Theory and model physics development
This research direction relates to advancing the mathematical modelling and physical understanding of linear and nonlinear wave-wave, wave-bottom and wave-current interactions.
Linear and nonlinear shoaling are two of the main mechanisms that change the wave spectrum in the near-shore region. The nonlinear mechanism is still not well understood and no mathematical formulation that can adequately allow its inclusion in stochastic wave action equation models, was derived. This is one of the main discrepancies of using wave forecasting models in the near-shore region. The formulation is currently being improved and plans to be implemented in an operational wave forecasting model.
Infra-gravity (IG) waves are long ocean surface waves with periods of 25-250 sec that are not generated directly from the wind but due to nonlinear interactions mostly in the process of wave shoaling or wave breaking. In the nearshore region they can be dominant in the water motion particularly during storms. They have a significant influence on many nearshore processes such as coastal morphodynamics, coastal flooding, seiches of natural bays and harbour agitations. The main long-term goal of the research is to better understand the underlying nonlinear physics of their generation and to extend wind-wave forecasting models to forecast IG waves in regional and global scales.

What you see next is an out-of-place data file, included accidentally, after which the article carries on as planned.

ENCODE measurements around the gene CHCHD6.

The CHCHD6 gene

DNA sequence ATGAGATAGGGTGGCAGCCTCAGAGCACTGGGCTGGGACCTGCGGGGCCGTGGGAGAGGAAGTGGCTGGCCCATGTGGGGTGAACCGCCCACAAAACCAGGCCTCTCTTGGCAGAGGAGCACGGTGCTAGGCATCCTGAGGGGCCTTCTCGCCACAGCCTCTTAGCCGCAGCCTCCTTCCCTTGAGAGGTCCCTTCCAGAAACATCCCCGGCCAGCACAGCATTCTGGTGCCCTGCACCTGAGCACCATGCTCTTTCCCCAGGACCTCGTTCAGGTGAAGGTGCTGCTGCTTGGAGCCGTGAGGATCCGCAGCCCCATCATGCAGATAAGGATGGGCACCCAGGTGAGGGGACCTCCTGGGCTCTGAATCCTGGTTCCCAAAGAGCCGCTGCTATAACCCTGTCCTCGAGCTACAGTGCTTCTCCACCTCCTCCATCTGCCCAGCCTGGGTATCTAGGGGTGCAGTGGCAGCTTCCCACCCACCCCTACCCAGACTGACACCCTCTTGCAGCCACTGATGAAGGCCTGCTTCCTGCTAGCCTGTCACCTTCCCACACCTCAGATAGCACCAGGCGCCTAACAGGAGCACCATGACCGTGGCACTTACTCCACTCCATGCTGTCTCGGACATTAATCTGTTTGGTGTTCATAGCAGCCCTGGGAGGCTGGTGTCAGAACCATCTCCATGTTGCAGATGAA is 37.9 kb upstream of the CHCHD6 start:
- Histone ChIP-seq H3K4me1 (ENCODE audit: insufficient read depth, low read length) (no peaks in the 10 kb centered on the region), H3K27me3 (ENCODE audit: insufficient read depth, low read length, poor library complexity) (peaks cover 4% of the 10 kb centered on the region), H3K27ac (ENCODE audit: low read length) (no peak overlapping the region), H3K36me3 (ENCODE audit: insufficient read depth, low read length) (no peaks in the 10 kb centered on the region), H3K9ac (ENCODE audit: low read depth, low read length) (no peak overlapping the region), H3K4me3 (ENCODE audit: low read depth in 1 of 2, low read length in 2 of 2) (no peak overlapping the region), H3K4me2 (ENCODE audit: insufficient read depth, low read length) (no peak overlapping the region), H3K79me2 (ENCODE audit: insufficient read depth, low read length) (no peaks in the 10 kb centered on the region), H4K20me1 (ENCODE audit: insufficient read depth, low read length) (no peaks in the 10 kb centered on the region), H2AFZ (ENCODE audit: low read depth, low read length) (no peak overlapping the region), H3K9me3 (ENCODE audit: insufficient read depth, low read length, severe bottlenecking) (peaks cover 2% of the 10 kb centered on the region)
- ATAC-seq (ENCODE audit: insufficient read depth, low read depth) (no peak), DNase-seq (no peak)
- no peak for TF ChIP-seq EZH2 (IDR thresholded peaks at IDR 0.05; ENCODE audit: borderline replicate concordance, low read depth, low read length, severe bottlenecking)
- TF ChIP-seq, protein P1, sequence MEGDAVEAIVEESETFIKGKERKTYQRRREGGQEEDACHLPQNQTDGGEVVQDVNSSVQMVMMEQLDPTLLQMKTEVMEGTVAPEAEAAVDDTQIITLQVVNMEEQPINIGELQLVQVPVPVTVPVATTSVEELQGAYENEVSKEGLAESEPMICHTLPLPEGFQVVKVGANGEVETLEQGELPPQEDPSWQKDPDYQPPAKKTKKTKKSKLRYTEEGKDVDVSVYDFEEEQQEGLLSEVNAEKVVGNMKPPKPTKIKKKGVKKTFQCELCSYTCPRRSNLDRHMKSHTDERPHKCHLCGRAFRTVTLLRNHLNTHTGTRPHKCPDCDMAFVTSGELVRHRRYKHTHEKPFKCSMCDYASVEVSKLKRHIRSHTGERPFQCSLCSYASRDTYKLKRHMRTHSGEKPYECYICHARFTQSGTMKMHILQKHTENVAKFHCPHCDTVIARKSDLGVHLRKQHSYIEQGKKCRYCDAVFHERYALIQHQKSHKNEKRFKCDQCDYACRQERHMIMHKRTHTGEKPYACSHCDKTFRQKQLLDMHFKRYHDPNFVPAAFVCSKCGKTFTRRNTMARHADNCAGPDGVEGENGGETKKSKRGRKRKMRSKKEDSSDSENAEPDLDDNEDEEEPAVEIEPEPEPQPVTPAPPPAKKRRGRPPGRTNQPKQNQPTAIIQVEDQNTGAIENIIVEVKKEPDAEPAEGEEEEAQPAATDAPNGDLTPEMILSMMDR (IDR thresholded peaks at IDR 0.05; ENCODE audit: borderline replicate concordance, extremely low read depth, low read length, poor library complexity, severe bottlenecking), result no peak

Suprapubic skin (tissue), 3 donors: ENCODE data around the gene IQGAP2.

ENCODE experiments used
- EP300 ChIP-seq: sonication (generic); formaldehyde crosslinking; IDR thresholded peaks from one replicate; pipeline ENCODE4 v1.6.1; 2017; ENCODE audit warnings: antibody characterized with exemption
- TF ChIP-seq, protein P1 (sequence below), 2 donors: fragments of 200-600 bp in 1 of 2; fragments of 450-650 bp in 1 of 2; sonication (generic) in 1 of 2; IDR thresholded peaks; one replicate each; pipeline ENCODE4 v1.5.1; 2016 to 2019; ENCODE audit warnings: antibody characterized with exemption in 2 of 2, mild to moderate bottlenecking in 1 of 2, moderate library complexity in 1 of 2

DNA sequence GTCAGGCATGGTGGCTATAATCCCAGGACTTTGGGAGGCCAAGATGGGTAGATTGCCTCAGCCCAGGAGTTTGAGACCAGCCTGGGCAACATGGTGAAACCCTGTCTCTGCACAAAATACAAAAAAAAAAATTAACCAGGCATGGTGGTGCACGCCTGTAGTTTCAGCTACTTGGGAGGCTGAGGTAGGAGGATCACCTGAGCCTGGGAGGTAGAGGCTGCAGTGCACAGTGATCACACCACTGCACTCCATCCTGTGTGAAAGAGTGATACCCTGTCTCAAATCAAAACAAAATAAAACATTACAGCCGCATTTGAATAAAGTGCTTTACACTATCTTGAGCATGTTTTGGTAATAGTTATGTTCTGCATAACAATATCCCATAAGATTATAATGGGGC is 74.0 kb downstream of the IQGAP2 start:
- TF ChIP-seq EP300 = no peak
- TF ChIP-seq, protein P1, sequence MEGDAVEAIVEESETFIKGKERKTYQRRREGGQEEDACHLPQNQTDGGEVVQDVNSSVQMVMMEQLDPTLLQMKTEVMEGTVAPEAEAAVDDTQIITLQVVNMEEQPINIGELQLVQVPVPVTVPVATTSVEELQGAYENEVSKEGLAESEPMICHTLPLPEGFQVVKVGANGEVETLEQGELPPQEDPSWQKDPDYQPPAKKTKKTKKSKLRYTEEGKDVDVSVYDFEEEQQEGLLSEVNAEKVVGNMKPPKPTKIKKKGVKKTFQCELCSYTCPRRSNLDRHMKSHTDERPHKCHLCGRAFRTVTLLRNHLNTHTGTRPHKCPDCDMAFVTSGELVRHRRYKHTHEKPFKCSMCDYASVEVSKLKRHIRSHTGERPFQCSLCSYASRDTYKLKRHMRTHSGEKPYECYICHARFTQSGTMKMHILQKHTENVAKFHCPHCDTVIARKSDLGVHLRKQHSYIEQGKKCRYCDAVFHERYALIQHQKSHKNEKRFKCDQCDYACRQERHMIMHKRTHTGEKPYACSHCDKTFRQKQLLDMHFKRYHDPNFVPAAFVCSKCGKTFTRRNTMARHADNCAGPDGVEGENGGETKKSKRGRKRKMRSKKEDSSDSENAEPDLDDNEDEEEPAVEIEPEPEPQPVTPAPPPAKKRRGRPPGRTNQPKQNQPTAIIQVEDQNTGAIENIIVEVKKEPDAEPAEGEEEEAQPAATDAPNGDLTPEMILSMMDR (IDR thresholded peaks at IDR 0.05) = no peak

Ambient currents have a significant effect on wave propagation. They cause refraction, diffraction, reflection, blocking and Doppler shifts. Vertically shearing currents even change the wave’s vertical structure. The modelling and understanding of wave interactions with vertically shearing currents is limited even for the linear case. Even though wave forecasting models are currently coupled with three-dimensional circulation models, their formulation does not take into account the vertical profile of the ambient currents but only their vertical average or surface values.